Some more tarmac followed….but there were nice views too.

This was the day we entered Galicia.

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Any idea?

At A Gudina we couldn’t face the idea of another night in a hot and sweaty Albergue – the last night’s sleep didn’t involve much rest. Hostal A Madrilena came to the rescue: a twin room was €35 a night – so we booked two nights. There was a good reason for this.

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The local gym

A Gudina’s Pharmacia was open so I was able to buy myself a tube of Factor 50 – bloody expensive at €15 for 50ml.

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Bonkas coffee

A pleasant evening in the local bar ‘Bar Peregrino’ ensured we were suitably relaxed and very well fed for not very much money at all.


Thursday 19th April

A Gudina to Campobecerros

Back to Bar Peregrino for a good breakfast of lots of coffee and a strange sort of pie (filled with fishy bits, tomatoes and other stuff) set us up for the day.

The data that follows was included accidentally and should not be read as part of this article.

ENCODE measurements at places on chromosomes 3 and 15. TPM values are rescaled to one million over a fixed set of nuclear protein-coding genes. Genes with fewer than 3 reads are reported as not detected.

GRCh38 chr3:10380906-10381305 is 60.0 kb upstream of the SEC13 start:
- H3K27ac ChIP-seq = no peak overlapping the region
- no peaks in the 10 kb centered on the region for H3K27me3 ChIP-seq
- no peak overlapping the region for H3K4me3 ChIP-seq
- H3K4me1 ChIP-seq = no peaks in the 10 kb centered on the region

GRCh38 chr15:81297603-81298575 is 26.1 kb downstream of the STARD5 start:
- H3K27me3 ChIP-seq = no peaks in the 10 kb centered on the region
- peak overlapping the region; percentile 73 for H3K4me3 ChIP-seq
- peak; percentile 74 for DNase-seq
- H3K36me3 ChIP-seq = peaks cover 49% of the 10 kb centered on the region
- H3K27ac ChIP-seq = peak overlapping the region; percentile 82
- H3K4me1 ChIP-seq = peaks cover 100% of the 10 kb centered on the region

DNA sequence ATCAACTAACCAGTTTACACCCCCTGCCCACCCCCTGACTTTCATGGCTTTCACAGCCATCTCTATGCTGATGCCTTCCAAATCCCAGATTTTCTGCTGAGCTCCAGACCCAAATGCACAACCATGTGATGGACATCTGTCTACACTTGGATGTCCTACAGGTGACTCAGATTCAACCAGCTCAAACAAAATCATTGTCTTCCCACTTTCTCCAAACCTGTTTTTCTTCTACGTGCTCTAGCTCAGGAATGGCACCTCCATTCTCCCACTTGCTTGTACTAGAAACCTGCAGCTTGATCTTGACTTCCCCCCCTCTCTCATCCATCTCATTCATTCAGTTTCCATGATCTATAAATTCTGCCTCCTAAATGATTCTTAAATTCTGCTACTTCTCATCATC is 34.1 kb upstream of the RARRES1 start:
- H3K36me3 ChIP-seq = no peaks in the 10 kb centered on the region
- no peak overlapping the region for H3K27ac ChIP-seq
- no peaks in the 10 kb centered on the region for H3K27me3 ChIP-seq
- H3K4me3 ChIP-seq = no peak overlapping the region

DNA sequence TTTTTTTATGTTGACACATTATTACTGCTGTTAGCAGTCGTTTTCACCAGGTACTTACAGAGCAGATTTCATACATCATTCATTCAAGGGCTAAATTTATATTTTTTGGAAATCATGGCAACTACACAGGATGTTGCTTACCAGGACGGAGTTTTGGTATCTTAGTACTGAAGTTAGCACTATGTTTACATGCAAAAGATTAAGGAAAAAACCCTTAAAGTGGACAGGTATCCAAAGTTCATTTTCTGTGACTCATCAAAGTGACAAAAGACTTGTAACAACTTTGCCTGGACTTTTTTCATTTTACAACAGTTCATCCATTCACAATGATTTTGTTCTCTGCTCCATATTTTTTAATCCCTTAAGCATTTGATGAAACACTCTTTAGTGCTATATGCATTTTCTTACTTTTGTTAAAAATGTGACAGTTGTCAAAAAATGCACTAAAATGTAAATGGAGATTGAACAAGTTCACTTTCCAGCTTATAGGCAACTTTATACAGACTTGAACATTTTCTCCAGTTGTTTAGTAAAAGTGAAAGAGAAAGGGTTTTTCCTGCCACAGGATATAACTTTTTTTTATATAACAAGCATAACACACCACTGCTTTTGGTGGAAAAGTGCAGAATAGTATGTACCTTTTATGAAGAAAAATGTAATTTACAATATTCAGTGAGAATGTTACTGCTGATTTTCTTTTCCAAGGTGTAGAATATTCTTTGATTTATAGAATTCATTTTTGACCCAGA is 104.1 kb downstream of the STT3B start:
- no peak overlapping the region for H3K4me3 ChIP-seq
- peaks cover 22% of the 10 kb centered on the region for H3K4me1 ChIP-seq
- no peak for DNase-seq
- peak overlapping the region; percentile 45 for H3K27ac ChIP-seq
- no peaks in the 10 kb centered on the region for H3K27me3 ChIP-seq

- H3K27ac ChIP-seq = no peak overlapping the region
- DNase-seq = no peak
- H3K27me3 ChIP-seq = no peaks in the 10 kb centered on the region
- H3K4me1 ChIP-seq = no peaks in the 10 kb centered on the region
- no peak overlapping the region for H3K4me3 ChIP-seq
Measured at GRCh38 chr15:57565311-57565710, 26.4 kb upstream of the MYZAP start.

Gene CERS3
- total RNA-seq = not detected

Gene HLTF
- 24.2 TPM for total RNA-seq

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This was another day with tarmac, but this was real country lane stuff, cars were few and far between.


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A few miles out of town, and in a very localised area, we came across ‘caravans’ of caterpillars crossing the road. These may well be the dreaded processionary critters.

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Rob came up with the theory that this was their technique for avoiding attacks by birds – from a distance they looked like snakes. We were quite intrigued.



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The views and terrain were very easy on the eye.

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The launderette